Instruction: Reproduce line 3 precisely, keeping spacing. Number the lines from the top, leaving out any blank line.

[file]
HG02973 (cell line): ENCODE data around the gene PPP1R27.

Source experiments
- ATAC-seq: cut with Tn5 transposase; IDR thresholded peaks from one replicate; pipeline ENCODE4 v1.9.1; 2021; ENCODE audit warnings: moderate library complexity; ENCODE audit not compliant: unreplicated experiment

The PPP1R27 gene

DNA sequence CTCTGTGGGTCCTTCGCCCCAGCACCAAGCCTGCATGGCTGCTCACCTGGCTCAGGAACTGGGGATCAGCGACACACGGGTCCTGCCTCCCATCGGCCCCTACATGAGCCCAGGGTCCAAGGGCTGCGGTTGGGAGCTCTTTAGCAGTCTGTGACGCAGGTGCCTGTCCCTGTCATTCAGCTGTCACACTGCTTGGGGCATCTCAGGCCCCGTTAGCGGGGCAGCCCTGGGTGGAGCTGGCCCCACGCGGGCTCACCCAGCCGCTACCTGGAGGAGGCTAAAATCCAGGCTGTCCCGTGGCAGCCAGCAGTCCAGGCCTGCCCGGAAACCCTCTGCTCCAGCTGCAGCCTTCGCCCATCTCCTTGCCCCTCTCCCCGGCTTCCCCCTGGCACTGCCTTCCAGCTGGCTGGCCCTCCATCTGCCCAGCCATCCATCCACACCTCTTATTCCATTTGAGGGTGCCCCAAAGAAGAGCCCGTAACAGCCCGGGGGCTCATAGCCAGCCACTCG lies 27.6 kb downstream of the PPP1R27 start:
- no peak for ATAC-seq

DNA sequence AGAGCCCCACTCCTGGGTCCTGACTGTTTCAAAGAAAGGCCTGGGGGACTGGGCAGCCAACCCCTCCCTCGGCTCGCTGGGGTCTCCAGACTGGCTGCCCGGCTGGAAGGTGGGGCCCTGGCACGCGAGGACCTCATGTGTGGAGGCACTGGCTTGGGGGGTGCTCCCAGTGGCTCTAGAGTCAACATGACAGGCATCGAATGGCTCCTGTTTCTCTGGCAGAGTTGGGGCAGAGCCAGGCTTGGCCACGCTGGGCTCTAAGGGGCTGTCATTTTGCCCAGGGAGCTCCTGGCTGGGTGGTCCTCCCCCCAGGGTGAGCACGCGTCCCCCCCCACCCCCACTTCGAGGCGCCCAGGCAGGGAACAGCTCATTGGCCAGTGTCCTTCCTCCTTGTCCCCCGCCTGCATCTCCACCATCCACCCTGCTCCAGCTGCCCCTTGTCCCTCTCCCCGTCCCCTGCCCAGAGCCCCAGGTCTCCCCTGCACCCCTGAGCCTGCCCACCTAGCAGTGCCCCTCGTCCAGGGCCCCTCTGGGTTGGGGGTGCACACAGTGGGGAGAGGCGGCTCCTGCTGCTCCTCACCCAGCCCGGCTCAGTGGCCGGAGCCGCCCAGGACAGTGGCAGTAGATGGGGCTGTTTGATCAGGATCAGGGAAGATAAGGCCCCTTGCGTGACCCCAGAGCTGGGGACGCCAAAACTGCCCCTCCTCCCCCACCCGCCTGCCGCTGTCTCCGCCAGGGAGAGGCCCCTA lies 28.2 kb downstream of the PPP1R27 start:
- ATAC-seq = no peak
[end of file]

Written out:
- ATAC-seq: cut with Tn5 transposase; IDR thresholded peaks from one replicate; pipeline ENCODE4 v1.9.1; 2021; ENCODE audit warnings: moderate library complexity; ENCODE audit not compliant: unreplicated experiment